To be perfectly correct, in written english, we might hyphenate – "I'm worried about Mike-and-I's relationship – or (as I would opt to do) use the ampersand – "I'm worried about Mike & I's relationship – thus suggesting a strongly connected, almost singular, pairing.

So, if I were (was?!?) your friend, I would argue that I was simply using the term "Mike & I" as a collective noun.

Language is a very complex, many-layered thing and I would argue that your friend's statement has captured a far deeper, more personal essence-of-meaning than any alternative.

I would be very interested to "hear" your response. :)

8:00 PM  
Blogger bluestocking said...

'If we take "Mike & I" to be a collective noun, then this sentence is perfectly acceptable.'

Certainly I can recognize the logic my friend employed to construct her statement--she was indeed deploying a collection noun. However, in forming and deploying that collective noun, she ignored important elements of its constituent parts, in ways that rendered it anything but "perfectly acceptable."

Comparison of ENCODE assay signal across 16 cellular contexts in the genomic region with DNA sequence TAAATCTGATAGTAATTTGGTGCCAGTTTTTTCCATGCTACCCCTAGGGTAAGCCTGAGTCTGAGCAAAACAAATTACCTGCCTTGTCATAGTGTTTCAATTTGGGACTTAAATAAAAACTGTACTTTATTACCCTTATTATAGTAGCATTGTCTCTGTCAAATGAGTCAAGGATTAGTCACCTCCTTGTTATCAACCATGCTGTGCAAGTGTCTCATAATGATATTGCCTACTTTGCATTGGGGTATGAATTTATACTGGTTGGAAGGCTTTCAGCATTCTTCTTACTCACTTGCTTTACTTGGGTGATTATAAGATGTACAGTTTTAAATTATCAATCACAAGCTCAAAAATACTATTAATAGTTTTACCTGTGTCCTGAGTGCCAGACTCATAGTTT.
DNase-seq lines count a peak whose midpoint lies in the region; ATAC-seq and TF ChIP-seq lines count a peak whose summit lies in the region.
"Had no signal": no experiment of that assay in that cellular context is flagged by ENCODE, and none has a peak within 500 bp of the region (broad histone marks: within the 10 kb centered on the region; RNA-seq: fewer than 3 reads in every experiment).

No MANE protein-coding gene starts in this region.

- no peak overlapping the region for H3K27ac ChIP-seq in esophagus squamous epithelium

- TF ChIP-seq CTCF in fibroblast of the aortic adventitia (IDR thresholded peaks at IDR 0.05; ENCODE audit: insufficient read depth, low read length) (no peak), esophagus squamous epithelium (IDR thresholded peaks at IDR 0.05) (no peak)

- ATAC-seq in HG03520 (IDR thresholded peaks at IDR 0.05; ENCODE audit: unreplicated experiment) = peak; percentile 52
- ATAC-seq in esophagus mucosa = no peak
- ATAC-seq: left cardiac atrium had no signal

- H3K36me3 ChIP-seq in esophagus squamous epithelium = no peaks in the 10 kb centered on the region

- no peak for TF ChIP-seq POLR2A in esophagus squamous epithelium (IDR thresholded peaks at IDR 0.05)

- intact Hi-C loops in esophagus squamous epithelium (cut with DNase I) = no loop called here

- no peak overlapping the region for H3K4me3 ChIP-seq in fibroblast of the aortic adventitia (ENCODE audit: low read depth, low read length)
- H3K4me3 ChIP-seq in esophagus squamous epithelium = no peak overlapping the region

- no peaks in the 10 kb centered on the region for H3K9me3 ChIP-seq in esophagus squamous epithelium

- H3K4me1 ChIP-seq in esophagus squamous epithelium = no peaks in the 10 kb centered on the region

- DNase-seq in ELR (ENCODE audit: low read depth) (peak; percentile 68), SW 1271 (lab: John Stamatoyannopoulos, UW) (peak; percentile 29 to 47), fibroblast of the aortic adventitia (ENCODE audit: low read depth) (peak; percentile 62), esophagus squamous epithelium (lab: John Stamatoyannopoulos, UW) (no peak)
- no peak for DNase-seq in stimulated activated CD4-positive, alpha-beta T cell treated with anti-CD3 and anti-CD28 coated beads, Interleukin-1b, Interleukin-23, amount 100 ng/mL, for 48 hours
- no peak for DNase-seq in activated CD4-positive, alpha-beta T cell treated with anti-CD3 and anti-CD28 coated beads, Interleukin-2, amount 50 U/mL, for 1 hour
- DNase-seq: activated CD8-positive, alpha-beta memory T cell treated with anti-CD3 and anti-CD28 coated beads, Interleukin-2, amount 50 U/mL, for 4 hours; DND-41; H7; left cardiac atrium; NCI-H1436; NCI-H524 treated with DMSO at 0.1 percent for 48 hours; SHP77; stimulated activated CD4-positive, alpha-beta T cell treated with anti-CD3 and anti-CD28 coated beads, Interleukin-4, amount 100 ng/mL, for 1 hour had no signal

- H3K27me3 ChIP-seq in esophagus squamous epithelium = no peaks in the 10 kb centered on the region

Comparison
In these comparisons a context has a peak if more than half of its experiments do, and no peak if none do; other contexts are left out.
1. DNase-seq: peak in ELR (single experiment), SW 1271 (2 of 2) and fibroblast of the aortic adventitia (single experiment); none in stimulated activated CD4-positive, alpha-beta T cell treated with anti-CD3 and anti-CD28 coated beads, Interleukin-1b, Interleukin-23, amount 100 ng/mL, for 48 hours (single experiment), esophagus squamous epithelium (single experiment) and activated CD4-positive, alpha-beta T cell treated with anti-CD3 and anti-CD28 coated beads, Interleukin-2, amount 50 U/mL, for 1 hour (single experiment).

'No doubt, she considers her relationship with Mike to be a single entity'

Really? No doubt? I've never thought of any relationship I've had with anyone in my entire life as a "single entity." I don't think I know anyone who considers even their marriage "a single entity." I mean, I realize that was what the law of coverture provided for, but it's not how most people I know actually experience their relationships.

'I would argue that your friend's statement has captured a far deeper, more personal essence-of-meaning than any alternative.'